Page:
There are people you meet through the internet who you instantly take a liking to. They have this way of making friends easily and you’re sure you’d think just as highly of them in real life, too. Fellow author Heather Marie Adkins is one of those people. Not only is she fun to talk to, she’s talented to boot. When she mentioned she was releasing a new book I couldn’t help but ask if she’d like to tell everyone a little about it and herself.
Please welcome Heather Marie Adkins, author of The Temple.
Description: ale Avari has a mysterious past and a laundry list of super-powers, but that’s nothing compared to what she finds upon moving from small town U.S.A to jolly-good England.
A chance dart throw lands her in Quicksilver, an off-the-map place with a big problem – people are dying, and word is, it’s supernatural.
At her new place of employment, a temple dedicated to the ancient Mother Goddess, Vale learns something even more shocking – women guards are disappearing at an alarmingly patterned rate; women who possess special gifts like her own.
Supernatural powers aside, Vale isn’t ready to believe in the Wild Hunt as the culprit, and she’s determined to prove the deaths are acts of human violence.
Plagued by a brute with a history of domestic violence and lusting after a dark-eyed man with a secret, Vale has a limited amount of time to discover the killer before he strikes again. In the process, she’ll learn things aren’t always what they seem and the supernatural might not be so extraordinary after all.
The Hunt could ride for her.
This one is definitely on my TBR list!
How did you come up with the idea for your book?
A cliche in a long line of cliches…The Temple was a dream. I have vivid, intense dreams and the ones that really stick with me, long after I awake, usually become stories. The actual dream I had is in the novel as one of Vale’s dreams at the beginning of chapter 10.
What do you think readers will appreciate most about your book?
Vale is easy to relate to. She’s dealing with some serious self-image issues, she’s sarcastic and witty, and she tries too hard to be strong. She wants to be independent but she’s scared of being alone. I think that should resonate with most women today; it does with me!
Tell us a bit about your writing process.
I turn on the computer. Putter around the internet. Check Facebook a couple times, refreshing the page to see if there’s anything new. Read a couple blogs. Click back over to my novel document and stare at it until I feel my brain start to sizzle; go think about tweeting. Look at the clock–it’s been fifteen minutes. I hate myself. The self-loathing forces me back to my document. I write.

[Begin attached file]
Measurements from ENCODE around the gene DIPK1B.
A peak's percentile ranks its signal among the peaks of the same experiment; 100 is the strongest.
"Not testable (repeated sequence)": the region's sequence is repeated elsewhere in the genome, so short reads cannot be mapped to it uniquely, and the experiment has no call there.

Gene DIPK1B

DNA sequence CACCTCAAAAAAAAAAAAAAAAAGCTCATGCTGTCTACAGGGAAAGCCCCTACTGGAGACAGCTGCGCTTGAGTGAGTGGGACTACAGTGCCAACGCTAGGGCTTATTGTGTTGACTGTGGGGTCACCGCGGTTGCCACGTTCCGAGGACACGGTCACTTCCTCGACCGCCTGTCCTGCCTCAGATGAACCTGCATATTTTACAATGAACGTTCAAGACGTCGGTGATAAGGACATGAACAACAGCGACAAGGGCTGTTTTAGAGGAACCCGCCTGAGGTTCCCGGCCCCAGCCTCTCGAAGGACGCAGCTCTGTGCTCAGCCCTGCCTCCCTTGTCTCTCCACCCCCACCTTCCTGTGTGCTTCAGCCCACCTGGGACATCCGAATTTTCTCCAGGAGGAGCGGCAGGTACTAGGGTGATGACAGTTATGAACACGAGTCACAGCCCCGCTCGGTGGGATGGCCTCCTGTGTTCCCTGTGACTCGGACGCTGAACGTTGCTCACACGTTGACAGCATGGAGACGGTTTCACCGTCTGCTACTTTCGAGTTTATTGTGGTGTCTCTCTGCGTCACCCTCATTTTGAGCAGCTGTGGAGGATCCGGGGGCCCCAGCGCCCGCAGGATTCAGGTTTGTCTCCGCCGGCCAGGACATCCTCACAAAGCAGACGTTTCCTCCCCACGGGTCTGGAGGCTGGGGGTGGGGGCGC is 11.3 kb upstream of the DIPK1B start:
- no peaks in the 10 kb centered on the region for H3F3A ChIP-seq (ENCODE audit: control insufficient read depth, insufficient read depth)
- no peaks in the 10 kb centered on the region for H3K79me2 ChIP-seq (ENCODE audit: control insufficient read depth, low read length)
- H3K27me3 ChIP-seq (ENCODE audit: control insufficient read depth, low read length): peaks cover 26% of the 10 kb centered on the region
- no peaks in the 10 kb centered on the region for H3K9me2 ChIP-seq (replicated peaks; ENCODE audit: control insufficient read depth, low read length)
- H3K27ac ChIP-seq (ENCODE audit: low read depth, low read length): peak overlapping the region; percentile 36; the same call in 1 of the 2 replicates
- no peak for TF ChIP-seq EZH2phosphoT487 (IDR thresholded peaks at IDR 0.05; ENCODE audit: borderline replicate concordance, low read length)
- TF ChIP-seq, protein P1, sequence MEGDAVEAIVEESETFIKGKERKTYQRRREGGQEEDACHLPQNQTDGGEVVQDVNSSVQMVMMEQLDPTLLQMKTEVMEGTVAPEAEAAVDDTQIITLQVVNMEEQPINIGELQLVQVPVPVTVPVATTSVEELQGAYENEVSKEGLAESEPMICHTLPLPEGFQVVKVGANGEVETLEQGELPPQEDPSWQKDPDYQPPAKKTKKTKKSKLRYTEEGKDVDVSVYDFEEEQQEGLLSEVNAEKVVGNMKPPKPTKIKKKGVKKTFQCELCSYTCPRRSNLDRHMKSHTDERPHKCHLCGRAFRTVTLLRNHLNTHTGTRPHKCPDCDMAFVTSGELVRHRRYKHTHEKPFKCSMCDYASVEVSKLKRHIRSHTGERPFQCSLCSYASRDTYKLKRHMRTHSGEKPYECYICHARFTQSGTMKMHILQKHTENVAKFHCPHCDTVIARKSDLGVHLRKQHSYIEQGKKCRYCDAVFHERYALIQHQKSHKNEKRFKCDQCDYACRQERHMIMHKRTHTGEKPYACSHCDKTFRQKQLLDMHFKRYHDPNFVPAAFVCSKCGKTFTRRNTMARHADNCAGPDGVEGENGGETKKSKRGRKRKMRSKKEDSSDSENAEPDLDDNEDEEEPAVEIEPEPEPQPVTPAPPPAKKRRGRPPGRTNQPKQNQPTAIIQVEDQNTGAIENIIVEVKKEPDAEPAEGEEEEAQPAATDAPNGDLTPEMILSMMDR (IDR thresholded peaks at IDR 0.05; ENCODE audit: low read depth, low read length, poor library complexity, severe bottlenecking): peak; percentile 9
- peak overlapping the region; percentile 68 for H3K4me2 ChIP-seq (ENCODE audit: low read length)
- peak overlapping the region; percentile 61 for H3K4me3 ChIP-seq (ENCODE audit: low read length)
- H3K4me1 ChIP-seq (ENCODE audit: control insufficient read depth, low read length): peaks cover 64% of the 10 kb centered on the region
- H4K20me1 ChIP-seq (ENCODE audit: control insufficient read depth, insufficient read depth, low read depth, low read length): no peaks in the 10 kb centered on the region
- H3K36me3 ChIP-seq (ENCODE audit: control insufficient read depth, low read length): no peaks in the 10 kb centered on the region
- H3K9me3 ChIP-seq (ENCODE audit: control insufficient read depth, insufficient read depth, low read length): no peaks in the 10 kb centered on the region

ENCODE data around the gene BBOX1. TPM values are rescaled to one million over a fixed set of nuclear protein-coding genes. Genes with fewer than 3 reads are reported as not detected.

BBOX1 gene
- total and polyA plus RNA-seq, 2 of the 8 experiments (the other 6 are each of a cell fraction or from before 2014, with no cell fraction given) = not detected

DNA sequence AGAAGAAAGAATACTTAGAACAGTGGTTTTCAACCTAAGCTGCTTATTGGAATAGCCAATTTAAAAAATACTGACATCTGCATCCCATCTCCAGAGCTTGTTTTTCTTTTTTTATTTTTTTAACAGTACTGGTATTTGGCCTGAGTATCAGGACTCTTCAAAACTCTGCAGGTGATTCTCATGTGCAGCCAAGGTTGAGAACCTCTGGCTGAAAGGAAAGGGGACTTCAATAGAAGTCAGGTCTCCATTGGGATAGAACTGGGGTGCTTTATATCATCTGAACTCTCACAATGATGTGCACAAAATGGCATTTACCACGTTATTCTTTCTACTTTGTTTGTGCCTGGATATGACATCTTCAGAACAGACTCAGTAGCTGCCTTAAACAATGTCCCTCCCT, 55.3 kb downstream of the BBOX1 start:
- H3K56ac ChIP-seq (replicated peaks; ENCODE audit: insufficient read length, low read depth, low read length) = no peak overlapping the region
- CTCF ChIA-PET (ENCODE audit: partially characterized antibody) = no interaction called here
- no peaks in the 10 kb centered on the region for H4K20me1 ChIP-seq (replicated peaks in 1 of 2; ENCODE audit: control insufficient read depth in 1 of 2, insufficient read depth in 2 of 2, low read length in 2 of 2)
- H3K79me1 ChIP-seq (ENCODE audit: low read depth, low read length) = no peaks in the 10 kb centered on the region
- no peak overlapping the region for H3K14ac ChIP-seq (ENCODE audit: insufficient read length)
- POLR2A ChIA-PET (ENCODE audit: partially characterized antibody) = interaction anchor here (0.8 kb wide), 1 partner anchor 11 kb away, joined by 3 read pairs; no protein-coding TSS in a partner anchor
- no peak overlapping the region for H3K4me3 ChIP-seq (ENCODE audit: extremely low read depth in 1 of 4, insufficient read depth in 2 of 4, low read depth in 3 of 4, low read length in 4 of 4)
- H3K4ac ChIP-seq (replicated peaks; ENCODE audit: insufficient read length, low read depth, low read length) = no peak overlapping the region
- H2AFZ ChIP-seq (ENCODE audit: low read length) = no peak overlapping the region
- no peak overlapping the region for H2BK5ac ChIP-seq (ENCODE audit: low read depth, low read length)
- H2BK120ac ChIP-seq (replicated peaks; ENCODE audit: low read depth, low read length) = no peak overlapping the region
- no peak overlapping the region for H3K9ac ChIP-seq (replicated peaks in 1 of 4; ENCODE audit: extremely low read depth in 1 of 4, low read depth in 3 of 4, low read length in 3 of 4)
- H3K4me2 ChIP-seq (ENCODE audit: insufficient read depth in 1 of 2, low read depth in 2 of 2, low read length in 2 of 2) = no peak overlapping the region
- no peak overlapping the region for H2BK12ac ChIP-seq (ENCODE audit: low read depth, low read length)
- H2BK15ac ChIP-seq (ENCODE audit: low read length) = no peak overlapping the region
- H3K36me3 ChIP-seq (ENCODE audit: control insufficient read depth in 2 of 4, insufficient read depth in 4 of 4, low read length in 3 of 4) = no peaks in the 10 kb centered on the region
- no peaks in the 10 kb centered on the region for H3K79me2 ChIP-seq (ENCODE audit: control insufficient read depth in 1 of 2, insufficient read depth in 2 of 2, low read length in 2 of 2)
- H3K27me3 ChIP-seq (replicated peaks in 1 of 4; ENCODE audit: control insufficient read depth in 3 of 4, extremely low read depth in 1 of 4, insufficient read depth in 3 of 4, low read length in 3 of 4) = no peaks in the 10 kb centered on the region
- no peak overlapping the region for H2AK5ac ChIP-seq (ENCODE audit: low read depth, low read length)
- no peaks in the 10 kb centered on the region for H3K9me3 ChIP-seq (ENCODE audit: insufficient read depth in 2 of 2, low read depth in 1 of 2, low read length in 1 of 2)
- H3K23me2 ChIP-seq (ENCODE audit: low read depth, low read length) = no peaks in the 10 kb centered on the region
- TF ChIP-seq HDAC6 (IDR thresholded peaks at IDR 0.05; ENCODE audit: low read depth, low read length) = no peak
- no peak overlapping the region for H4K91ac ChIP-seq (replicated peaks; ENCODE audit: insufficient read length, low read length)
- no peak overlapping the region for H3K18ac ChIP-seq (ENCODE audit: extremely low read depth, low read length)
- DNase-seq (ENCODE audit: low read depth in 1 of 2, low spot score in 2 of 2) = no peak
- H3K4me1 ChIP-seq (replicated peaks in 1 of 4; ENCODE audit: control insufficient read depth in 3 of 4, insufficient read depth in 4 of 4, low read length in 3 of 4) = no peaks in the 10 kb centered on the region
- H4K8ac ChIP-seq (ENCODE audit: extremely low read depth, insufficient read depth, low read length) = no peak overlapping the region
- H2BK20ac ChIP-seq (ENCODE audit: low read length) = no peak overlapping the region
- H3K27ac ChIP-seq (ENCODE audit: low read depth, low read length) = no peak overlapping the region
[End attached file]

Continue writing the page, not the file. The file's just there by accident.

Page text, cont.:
I’m a notorious procrastinator. If I can find anything else to do, I do, but if I can focus, I can pump out a lot of work in a small amount of time. I usually type out the first draft over a period of time. Anytime I have to close the document and come back later, I’ll read over all that I’ve already written and make any necessary changes before moving forward. I print off my first draft and go through making pen revisions. The second draft gets printed and handed off to my boyfriend for the first round of grammar/typo/spelling checks.
Now, I’ve “hired” a few beta readers who will come in to the process at this point for my future books. From there, more revisions, et voila, ’tis done.
What is different about this book compared to others you’ve written?
Every book I write is different from the others. I am a complete nutcase when it comes to writing–I do not write in one specific genre and I’m great at drawing my book out across three or four different genres before it’s all said and done (one great reason for me to self-pub rather than trad pub!). I do love the paranormal theme, and it can be found in many of my works, but for the most part my books are not alike in content.
What is your greatest writing strength?
Description. I love closing my eyes and putting myself in the scenes I write. I focus on what I feel, smell, hear, and see, putting a lot of effort into sharing those sensations with the readers. Whatever faults I may have in writing, description is not one.
When did you decide to become an indie author?
About a month ago. My dad had been trying to talk me into self-publishing for some time, but I was hesitant. One night, I sat down and ran a Google search. I discovered Amanda Hocking, JA Konrath, Victorine Lieski; but it was Cheryl Shireman that convinced me. This is the field to be in.
What is the hardest part about writing?
Sticking to one WIP at a time! My boyfriend calls it “shiny red ball” syndrome. I get more ideas for books than I can keep up with.
Who are your favorite authors?
Laurell K Hamilton, Kim Harrison, Jennifer Crusie, Jim Butcher, Frances Mayes, Marian Keyes, Cecelia Ahern
Can you tell us a little about your next project?
I am in the middle of an overflow of projects. My next published novel will be a Fantasy called “Abigail.” The protagonist is half-faery/half-human. Her human father sells her into slavery and she ends up in the middle of a war between the faerie and the human family that takes her in. After that is a chick lit titled “Constant State of Disaster.” Of the novels I’m in the process of writing, I have a paranormal thriller with a protagonist who is dead, a Southern chick lit novel, and I’m dabbling in starting a mystery series with a witch heroine and witchcraft theme.
Outline or panster?
They made me do outlines in school.
Outlines are evil and should be burned.
Cats or dogs?
A house isn’t a home without both 🙂 (says the girl with four dogs and five cats…)
Underneath (free short story)